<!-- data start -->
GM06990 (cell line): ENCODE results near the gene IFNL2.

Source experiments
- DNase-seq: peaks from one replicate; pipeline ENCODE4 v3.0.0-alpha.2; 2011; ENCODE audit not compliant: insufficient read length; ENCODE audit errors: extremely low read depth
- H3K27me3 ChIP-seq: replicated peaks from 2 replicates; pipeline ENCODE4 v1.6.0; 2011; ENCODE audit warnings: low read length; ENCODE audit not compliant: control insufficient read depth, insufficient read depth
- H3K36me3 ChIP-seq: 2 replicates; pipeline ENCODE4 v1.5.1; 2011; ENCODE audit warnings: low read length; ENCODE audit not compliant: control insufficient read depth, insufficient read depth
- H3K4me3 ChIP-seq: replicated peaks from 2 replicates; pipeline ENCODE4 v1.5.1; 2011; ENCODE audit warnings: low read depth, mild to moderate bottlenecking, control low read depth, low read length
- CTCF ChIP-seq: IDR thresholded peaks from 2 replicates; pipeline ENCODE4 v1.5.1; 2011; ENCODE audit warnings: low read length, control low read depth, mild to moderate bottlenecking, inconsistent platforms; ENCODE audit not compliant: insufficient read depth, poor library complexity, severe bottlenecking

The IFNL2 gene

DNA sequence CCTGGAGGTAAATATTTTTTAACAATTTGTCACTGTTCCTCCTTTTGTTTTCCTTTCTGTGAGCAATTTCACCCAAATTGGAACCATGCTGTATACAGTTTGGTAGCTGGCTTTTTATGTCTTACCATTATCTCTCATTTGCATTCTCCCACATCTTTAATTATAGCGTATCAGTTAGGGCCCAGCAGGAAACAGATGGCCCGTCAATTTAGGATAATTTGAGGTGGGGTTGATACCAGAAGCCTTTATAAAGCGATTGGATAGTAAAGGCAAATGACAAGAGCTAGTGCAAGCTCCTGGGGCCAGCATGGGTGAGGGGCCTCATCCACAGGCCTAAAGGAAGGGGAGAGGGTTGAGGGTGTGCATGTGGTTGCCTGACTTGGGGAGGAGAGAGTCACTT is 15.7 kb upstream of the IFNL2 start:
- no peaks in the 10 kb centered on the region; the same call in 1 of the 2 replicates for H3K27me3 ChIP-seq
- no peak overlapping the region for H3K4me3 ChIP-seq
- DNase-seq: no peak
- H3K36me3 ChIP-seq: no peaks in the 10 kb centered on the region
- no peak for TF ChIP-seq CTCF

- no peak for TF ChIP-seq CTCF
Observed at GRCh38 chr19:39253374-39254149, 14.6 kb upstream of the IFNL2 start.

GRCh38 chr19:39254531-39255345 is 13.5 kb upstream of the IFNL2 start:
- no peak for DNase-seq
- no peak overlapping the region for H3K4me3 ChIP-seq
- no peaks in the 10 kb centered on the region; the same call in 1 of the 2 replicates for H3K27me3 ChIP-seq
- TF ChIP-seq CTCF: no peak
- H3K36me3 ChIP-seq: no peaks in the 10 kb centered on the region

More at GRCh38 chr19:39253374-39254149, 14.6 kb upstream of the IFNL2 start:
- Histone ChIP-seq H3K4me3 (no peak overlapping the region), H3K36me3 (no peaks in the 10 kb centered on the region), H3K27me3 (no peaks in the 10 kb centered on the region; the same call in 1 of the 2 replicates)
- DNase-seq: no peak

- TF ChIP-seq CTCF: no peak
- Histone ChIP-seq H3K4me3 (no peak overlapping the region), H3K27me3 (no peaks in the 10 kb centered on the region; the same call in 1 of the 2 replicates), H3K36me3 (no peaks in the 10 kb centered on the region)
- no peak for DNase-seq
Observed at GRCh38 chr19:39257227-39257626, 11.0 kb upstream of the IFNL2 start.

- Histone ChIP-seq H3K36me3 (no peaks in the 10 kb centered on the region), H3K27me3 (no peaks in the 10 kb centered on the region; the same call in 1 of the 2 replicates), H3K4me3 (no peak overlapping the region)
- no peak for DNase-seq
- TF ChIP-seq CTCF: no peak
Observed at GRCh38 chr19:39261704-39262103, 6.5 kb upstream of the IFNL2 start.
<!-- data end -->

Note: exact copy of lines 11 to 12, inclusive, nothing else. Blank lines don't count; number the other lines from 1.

- no peak overlapping the region for H3K4me3 ChIP-seq
- DNase-seq: no peak